I’ve always loved advent calendars, though I have no idea why. The ones we used to get as kids, filled with tiny squares of cheap, waxy chocolate embossed with seasonal images of reindeer heads and snowmen and bells were enough to fill me with joy every day in December. I never liked the chocolate much, and often forgot to open the little paper doors on the day they were meant to be opened, but I loved having an advent calendar all the same.
I’ve continued the tradition with my own kids, though the calendars have changed a little. Oh, you can still get the paper ones with waxy chocolate shapes, but there are far better options to be had, too. The Man We Call Dad has a weakness for rich, smooth chocolate, and so a few times we have gotten the gigantic Lindt chocolate advent calendars. Most squares have more than one morsel of chocolate in them. Perfect for sharing: the kids each get an advent calendar, they eat one of the two chocolates, and give the other to The Man We Call Dad. Net result is the kids each get a hit of luscious melt-in-your-mouth sugar-high goodness right before they head out the door for school (the teachers must love us), and The Man We Call Dad gets… two.
Two years ago, we discovered that Playmobil — that wonderful invention — puts out advent calendars where each day is another piece in a playset. So… we did that instead of Lindt chocolate. The kids were ecstatic. The Man We Call Dad… less so. (Though finding a whole box of Lindt chocolate in his Christmas stocking went a long way towards fixing that).
Last year… last year this Mama wasn’t nearly so organized. She didn’t order a new Playmobil advent calendar, nor a lego one. In fact, somewhere around the wee hours of the night a day or two before the first of December, this Mama found herself scribbling furiously on little slips of paper, rolling them around a pencil, and fastening them with a teensy little hair elastic, since they had come in a package of about a million and were about the right size. When I was done, I grabbed the first fancy bowl I could find — this shiny gold plastic one that came from the dollar store, I believe — and threw them all in, higgeldy piggeldy. A giant heap of paper scrolls in a shiny gold bowl.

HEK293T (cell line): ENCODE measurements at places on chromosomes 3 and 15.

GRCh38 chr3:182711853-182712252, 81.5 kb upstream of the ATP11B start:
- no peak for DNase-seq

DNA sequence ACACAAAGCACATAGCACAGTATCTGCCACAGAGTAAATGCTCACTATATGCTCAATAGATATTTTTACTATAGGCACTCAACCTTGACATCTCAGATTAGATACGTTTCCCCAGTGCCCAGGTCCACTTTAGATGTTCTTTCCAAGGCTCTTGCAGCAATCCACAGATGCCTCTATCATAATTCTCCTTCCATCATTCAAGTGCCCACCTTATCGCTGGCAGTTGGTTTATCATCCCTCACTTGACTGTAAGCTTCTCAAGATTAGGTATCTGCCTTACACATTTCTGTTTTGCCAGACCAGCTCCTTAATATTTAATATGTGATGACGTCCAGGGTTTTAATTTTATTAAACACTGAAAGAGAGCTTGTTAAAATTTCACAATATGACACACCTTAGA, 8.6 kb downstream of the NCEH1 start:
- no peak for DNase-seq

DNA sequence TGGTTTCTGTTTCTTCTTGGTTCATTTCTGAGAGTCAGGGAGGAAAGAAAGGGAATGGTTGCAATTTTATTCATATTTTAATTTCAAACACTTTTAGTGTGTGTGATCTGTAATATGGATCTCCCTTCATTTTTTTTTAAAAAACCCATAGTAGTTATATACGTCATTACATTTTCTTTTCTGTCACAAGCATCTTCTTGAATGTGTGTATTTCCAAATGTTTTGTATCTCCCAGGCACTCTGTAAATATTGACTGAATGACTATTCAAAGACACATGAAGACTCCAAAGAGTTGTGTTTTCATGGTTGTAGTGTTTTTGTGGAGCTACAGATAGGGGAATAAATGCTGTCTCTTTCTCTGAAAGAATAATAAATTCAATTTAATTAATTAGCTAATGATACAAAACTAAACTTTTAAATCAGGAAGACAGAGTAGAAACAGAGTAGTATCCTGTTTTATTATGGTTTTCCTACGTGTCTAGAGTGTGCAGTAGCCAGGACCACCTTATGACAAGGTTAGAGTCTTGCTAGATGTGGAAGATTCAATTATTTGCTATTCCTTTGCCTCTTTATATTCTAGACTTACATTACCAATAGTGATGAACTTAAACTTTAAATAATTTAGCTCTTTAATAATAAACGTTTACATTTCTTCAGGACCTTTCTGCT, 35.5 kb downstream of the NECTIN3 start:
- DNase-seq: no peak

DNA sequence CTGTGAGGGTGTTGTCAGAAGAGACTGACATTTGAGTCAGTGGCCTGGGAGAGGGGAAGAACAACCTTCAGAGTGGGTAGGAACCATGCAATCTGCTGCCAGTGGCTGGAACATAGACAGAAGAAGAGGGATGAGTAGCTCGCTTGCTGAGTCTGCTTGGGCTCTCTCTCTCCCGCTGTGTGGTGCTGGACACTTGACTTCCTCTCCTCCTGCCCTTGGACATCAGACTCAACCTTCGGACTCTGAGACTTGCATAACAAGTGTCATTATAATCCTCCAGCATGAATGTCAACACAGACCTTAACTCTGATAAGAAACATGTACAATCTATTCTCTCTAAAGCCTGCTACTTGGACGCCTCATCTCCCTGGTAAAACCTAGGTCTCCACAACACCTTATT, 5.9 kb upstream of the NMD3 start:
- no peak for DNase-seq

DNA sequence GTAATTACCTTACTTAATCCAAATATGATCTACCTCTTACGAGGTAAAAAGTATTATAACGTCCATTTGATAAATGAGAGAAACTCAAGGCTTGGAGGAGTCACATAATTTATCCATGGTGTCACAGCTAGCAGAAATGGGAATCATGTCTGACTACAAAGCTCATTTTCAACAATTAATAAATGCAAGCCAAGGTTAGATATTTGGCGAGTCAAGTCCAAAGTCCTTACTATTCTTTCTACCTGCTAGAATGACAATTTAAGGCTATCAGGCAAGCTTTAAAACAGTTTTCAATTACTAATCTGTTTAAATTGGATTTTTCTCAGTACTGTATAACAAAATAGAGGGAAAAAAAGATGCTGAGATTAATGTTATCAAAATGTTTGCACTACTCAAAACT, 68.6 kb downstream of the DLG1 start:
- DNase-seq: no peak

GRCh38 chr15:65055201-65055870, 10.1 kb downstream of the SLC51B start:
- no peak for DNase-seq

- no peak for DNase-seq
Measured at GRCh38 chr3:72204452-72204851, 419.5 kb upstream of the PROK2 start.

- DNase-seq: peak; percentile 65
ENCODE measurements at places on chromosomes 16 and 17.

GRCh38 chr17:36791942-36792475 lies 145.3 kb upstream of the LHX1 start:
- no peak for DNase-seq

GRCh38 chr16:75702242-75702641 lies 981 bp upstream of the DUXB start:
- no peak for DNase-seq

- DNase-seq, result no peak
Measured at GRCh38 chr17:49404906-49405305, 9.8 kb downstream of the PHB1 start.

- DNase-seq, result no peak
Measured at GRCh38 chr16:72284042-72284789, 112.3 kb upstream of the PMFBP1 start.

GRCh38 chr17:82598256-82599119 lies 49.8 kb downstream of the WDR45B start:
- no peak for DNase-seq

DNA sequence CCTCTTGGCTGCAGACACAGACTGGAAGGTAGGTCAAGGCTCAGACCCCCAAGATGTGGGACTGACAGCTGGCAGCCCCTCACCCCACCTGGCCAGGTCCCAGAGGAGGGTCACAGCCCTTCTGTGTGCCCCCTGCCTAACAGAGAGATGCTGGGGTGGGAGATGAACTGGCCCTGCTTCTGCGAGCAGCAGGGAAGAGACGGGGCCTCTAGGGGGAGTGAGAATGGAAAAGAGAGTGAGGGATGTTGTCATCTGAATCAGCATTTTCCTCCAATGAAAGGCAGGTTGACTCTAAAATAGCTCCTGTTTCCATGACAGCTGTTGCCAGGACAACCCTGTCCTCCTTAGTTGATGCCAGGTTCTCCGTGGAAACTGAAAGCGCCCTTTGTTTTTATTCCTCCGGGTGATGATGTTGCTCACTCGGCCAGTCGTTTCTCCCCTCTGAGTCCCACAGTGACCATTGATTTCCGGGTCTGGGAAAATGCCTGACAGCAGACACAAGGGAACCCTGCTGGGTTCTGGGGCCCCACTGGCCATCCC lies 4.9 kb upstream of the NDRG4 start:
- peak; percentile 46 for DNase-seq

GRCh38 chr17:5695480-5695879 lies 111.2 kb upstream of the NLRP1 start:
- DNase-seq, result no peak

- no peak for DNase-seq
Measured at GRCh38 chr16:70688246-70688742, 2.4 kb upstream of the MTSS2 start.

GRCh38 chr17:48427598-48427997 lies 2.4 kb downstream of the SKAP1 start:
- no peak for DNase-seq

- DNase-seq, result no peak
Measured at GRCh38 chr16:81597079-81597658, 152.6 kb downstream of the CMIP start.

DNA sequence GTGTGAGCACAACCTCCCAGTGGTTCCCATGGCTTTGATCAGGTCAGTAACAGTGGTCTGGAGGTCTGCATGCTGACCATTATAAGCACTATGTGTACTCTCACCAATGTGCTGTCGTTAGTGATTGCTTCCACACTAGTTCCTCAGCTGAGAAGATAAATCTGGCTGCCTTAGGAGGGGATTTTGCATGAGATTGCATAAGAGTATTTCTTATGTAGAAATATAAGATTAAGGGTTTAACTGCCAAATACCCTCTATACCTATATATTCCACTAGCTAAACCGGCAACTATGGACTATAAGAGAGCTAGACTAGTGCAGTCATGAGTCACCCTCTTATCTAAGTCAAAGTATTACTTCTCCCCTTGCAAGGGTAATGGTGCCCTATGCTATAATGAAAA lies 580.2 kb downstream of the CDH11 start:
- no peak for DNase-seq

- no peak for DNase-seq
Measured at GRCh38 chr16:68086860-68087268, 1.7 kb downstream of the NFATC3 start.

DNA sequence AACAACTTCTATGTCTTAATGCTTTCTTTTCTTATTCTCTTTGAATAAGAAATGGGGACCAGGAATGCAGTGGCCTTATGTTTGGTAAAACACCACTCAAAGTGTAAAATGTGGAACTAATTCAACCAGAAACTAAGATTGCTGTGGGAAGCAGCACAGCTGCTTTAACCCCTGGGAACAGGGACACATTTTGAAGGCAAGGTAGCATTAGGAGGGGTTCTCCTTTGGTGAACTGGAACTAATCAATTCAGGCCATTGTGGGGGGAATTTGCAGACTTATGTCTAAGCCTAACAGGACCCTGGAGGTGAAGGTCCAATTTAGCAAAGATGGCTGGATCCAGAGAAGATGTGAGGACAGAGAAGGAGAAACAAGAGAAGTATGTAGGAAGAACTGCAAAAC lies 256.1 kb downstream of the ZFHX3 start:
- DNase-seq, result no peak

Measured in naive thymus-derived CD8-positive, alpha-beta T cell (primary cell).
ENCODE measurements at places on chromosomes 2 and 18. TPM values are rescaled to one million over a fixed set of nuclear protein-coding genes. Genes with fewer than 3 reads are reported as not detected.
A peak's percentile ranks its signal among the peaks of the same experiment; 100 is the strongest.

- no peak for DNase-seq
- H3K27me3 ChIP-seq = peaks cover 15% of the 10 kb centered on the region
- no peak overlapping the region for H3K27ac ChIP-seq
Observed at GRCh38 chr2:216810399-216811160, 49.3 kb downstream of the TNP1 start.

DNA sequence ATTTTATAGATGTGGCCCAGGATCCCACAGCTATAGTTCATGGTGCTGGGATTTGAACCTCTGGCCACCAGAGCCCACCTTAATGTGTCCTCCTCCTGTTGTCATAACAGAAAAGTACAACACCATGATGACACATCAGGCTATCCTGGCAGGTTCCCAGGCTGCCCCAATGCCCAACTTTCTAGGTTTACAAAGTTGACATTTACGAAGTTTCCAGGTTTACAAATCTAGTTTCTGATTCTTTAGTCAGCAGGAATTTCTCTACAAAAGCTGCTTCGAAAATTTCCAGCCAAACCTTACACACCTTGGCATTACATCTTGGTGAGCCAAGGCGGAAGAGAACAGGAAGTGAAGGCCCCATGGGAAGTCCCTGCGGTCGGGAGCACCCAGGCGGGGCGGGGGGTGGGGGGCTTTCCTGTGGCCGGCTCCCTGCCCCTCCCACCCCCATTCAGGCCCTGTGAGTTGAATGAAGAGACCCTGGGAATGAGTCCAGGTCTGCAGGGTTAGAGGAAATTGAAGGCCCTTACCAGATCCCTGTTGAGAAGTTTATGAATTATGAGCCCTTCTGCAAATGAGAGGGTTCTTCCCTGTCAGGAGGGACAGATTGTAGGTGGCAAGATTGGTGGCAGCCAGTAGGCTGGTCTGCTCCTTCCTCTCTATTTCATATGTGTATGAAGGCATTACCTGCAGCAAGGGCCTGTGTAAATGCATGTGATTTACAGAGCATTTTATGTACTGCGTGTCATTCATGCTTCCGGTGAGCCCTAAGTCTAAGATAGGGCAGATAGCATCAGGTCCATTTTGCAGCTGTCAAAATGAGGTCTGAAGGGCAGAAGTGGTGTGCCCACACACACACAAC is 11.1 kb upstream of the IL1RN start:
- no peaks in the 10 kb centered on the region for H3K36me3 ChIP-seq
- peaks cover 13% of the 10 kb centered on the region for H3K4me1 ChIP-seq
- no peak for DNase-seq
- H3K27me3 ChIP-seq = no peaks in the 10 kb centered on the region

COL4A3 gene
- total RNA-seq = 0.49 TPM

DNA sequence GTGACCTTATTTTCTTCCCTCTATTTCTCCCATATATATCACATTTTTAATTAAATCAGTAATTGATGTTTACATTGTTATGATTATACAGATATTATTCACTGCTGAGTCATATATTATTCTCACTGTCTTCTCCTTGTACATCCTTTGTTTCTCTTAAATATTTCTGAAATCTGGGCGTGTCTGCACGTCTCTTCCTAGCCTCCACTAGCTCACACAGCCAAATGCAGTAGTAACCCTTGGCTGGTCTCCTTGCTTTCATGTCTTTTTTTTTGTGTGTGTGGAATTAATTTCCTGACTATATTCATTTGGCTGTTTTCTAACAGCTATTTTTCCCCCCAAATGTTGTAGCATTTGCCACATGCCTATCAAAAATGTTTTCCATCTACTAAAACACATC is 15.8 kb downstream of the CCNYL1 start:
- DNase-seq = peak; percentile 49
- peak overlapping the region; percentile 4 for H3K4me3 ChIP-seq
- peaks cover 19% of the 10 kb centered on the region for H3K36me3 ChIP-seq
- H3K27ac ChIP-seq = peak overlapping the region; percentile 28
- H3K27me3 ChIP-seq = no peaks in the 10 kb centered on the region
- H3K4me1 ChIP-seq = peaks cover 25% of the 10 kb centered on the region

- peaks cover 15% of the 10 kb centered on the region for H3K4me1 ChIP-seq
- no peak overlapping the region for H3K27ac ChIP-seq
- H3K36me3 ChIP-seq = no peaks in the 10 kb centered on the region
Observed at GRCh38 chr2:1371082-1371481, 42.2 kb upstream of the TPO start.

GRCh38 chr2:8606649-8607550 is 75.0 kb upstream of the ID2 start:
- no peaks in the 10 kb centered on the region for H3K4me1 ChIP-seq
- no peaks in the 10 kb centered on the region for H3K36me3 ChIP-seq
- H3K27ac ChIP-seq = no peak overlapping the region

Each scroll was marked with a date from November 30th to December 25th, though I have no recollection now as to why I started the dates before the first of December. The scrolls said things like “Play Kids of Catan” and “Read a story under the Christmas tree” and “Go for a walk to look at all the Christmas lights in the neighbourhood.” Simple things, not too time consuming, and for the most part, absolutely free. We built gingerbread houses, did puzzles, played games, watched Christmas specials on tv.
Every day had something to do together as a family, and we found ourselves looking forward to opening each scroll each and every day. We had so much fun, we didn’t miss a single one.
This year, we’re doing it again. The scrolls have been made, tied up with red yarn this time, and the first one was opened this morning: bake banana bread. The kids are excited, they can’t wait to see what’s next. Personally, I can’t wait until they see Saturday’s scroll: Stay Up Late Tonight! All the way until Dad’s airplane gets in at midnight! We can’t wait to see The Man We Call Dad walk through the door. He’s ours for the whole month of December. The best Christmas present ever. I find myself not wanting anything else at all. Except maybe some socks. And yarn.